Every so often, there are news reports about data breaches occurring at major retailers. These breaches tend to expose customer credit card information, which thieves can use to rack up debts under victims’ names. While these breaches are understandably concerning for both the affected businesses and their customers, they can be managed with quick action to minimize the financial damage.
However, the data breach that affected the Internal Revenue Service last year was, in many ways, more troubling. It was a story that started big and kept getting bigger as more information became available. Even now, one year later, we may not be fully aware of how many people were affected, and how many cases of identity theft will be tied back to this single event.
What went wrong?
News of the IRS breach first broke in May 2015. At the time, the agency announced that as many as 100,000 tax accounts had been affected by hacking attempts that began as early as the previous February. According to initial reports by USA Today, the thieves were able to access the accounts by stealing personal information about taxpayers from other sources. They used this information to answer security questions, and once successful they were able to access transcripts containing Social Security Numbers, birth dates and street addresses.
At this point, the thieves were in a position to create financial accounts under the victims’ names. But because they had stolen the information from the IRS, they could go even further and file tax returns under false names. In some cases, this allowed them to claim refund checks that did not belong to them.
The scheme grows
The IRS hack was far from a small operation. The agency now believes that the hackers had help from a number of anonymous people who submitted queries to the IRS for the purpose of gathering this information. As the investigation continued, it became clear that as many as 330,000 Americans were affected, and the thieves stole millions with false tax returns.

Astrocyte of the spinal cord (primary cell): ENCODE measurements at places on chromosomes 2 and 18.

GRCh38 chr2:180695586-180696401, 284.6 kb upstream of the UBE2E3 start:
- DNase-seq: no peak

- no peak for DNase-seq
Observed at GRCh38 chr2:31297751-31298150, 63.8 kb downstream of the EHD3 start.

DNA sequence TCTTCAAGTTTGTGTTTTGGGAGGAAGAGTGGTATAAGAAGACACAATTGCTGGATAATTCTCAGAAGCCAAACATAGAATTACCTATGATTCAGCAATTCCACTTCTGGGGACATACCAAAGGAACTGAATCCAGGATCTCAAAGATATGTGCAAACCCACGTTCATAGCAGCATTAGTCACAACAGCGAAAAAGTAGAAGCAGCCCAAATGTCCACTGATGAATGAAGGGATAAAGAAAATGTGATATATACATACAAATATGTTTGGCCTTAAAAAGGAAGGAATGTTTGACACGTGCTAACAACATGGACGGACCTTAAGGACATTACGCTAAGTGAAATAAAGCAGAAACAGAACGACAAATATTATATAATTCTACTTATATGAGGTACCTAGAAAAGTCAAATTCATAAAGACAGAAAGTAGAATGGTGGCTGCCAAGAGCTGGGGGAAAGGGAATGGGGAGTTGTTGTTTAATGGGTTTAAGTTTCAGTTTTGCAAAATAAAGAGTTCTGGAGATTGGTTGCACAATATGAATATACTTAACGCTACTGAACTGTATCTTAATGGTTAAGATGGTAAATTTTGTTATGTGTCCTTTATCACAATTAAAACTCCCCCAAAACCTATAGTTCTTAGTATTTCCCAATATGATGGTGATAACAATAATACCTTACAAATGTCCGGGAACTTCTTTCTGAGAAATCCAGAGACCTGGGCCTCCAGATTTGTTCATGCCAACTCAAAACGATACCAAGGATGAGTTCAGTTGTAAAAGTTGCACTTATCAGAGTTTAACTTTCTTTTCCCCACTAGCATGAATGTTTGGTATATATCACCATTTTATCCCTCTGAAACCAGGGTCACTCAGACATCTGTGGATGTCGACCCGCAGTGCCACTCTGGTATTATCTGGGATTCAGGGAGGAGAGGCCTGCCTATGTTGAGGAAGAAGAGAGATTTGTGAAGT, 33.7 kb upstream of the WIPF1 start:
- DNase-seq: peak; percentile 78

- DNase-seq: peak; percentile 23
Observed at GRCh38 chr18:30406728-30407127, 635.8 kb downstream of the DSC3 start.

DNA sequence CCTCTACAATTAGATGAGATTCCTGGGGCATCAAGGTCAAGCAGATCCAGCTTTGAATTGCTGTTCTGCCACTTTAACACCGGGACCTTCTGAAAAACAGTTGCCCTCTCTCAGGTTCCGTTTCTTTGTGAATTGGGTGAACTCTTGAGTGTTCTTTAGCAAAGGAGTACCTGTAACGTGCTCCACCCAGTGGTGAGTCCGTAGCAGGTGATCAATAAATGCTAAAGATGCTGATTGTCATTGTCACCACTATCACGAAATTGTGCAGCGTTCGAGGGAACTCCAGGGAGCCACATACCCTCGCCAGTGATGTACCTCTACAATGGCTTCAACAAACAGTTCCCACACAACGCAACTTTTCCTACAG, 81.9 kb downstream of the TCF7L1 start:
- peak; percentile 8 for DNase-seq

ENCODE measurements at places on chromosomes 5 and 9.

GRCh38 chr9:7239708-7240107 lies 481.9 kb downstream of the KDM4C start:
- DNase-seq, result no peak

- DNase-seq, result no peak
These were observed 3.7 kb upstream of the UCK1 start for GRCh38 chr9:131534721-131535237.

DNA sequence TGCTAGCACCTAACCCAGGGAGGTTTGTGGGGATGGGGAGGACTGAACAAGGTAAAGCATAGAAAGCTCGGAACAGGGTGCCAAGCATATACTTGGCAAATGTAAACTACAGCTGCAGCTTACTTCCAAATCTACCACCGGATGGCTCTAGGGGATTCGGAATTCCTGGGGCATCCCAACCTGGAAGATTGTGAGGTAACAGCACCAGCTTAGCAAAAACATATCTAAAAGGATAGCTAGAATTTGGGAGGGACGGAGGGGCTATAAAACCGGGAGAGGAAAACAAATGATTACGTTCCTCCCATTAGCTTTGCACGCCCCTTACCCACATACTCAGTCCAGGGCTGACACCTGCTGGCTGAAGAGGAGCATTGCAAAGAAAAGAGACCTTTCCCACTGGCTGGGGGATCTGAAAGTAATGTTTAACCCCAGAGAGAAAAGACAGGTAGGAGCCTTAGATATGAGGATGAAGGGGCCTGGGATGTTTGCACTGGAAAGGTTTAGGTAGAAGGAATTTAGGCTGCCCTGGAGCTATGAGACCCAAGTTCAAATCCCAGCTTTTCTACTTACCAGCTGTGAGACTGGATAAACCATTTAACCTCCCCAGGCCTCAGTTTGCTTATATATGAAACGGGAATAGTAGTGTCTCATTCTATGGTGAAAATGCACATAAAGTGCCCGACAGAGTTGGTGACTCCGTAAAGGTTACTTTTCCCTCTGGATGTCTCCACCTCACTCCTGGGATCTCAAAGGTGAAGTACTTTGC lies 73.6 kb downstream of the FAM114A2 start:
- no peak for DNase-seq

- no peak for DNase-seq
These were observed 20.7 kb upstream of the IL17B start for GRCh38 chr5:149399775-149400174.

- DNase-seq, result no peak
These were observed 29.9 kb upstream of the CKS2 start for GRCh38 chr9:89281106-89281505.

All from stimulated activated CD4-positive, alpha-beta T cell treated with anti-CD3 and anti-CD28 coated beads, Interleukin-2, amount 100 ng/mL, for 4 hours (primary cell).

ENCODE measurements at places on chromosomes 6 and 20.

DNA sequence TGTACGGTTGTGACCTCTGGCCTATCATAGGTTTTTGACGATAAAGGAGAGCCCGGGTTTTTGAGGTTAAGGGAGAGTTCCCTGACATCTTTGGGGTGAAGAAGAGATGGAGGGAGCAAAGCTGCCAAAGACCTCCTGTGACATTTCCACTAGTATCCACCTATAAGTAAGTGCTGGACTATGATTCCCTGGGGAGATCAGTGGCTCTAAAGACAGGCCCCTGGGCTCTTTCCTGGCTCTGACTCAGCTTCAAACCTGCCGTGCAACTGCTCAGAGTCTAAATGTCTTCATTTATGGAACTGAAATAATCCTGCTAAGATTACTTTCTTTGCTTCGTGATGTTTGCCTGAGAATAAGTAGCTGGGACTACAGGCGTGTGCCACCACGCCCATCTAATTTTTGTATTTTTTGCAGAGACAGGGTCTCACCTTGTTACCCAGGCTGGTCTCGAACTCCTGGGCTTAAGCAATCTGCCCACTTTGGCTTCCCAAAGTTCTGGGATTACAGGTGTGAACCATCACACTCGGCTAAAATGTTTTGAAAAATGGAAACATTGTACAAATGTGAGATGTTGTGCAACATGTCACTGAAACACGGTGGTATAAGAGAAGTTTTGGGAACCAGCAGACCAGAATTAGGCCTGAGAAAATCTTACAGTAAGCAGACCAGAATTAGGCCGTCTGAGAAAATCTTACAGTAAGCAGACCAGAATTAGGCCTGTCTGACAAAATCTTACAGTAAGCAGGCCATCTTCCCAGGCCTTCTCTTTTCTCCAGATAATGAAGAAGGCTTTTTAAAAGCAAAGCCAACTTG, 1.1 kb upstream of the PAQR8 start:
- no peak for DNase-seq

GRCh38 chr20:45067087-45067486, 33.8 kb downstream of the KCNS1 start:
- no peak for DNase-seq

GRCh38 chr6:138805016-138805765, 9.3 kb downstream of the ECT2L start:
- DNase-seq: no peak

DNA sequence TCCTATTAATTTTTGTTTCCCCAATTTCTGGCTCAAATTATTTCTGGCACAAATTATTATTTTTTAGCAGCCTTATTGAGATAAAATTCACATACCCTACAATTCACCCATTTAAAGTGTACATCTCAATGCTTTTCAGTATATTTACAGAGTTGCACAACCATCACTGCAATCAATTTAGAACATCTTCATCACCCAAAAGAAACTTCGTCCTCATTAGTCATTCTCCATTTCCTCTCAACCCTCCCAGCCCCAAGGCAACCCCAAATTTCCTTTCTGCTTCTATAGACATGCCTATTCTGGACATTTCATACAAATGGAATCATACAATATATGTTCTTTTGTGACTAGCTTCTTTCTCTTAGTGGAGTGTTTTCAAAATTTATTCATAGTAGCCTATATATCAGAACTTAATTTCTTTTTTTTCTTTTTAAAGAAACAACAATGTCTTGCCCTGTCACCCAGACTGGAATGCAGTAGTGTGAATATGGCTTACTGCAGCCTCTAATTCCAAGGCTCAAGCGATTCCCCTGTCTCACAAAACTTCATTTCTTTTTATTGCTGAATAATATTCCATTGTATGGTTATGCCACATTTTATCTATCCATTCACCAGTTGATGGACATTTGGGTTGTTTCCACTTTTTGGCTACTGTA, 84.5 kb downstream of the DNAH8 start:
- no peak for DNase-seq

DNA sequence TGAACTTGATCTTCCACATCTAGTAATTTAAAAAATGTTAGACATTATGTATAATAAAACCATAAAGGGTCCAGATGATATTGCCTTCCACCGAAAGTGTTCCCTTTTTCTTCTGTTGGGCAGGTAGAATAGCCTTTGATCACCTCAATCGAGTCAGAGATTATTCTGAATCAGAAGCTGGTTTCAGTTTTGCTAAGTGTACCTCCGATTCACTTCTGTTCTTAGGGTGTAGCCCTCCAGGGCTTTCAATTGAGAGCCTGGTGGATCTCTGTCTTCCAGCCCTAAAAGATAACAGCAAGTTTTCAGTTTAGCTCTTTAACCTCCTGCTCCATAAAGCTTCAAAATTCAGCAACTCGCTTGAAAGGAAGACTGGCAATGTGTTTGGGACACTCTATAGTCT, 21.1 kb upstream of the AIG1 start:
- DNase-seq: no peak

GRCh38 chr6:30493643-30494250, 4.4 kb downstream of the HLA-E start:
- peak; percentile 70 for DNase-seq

What made things even more difficult for the victims is that, by law, the IRS is not allowed to divulge details about fraud until it conducts its own investigation, even to the victims themselves. When taxpayers began to suspect that they had been defrauded, they tried to contact the agency but had difficulty making progress. In fact, speaking before a Senate hearing on the breach, IRS commissioner John Koskinen said that the agency would not hand information over to law enforcement agencies, or even the banks that received stolen money.
We still do not know what the full consequences of the IRS breach will be.
Many taxpayers have already had money stolen as a result. Many more could experience the same this year. The problem with identity theft is that once someone gets a hold of a victim’s personal information, they can use it whenever they want, unless the victim takes certain precautions. Things like monitoring credit files regularly, obtaining a credit freeze or adding credit alerts to your file are some of these precautions.
Taxpayers need to understand that even a government agency as secure as the IRS can be hacked, and ordinary Americans can be defrauded through no fault of their own.
If you have concerns about identity theft, invest in an identity theft protection service, which regularly monitors credit files, Social Security Numbers and public records. An identity Identity Guard service can notify you of certain activity that may indicate fraud and give you the information necessary to act. To learn more, contact Identity Guard today.